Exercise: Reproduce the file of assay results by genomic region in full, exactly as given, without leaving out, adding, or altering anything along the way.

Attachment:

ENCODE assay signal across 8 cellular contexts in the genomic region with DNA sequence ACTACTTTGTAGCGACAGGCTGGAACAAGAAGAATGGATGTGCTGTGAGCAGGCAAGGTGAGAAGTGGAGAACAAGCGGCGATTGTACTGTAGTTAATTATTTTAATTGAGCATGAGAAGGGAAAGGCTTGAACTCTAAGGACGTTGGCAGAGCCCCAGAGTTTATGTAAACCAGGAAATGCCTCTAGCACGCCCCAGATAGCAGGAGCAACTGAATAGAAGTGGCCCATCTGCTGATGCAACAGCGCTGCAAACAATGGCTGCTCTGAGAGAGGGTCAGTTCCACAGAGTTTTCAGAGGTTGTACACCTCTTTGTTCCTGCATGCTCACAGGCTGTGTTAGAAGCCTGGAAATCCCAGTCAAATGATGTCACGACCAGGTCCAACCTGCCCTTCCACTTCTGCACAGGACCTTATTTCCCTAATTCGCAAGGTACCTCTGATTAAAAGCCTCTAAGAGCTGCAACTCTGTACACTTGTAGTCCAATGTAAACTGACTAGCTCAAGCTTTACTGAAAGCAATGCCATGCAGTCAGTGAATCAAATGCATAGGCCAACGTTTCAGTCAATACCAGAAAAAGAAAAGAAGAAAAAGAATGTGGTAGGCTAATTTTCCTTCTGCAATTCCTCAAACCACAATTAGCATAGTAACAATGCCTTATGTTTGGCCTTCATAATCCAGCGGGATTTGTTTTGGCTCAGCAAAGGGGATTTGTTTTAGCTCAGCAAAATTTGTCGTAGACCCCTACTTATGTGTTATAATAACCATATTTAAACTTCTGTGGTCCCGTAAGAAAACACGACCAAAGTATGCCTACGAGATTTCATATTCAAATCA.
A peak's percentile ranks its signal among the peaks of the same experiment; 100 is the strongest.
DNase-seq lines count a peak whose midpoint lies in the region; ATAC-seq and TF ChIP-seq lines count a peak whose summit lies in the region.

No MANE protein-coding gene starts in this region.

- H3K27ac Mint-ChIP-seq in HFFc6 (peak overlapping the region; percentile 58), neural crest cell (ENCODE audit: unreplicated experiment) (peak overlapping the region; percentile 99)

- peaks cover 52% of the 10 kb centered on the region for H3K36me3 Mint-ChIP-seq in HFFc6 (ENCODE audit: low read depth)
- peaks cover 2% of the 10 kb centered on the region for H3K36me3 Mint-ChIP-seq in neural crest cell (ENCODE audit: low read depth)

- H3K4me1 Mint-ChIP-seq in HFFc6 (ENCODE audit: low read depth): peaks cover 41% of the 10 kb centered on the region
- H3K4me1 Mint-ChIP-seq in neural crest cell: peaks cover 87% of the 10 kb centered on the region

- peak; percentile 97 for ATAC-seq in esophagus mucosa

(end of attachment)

ENCODE assay signal across 8 cellular contexts in the genomic region with DNA sequence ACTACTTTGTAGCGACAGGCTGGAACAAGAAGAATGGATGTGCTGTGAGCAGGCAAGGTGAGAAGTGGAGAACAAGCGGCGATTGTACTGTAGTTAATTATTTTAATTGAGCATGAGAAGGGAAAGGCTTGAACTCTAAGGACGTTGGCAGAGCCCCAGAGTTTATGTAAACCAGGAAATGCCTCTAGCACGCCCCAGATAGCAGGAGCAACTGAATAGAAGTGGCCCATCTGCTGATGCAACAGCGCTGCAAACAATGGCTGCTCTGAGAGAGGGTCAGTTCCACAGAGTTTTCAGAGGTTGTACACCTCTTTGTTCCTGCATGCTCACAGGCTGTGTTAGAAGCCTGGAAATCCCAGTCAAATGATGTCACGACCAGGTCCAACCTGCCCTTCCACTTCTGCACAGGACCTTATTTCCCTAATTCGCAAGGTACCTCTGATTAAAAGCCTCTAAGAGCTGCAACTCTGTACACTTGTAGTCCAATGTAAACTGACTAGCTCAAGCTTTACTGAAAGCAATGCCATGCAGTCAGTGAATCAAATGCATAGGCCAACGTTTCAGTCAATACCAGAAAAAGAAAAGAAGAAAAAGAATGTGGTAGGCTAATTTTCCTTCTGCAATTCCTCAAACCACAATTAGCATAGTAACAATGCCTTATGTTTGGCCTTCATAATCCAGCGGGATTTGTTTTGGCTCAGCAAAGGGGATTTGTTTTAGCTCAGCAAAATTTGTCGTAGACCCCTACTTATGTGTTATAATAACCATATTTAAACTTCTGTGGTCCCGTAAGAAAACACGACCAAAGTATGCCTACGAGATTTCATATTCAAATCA.
A peak's percentile ranks its signal among the peaks of the same experiment; 100 is the strongest.
DNase-seq lines count a peak whose midpoint lies in the region; ATAC-seq and TF ChIP-seq lines count a peak whose summit lies in the region.

No MANE protein-coding gene starts in this region.

- H3K27ac Mint-ChIP-seq in HFFc6 (peak overlapping the region; percentile 58), neural crest cell (ENCODE audit: unreplicated experiment) (peak overlapping the region; percentile 99)

- peaks cover 52% of the 10 kb centered on the region for H3K36me3 Mint-ChIP-seq in HFFc6 (ENCODE audit: low read depth)
- peaks cover 2% of the 10 kb centered on the region for H3K36me3 Mint-ChIP-seq in neural crest cell (ENCODE audit: low read depth)

- H3K4me1 Mint-ChIP-seq in HFFc6 (ENCODE audit: low read depth): peaks cover 41% of the 10 kb centered on the region
- H3K4me1 Mint-ChIP-seq in neural crest cell: peaks cover 87% of the 10 kb centered on the region

- peak; percentile 97 for ATAC-seq in esophagus mucosa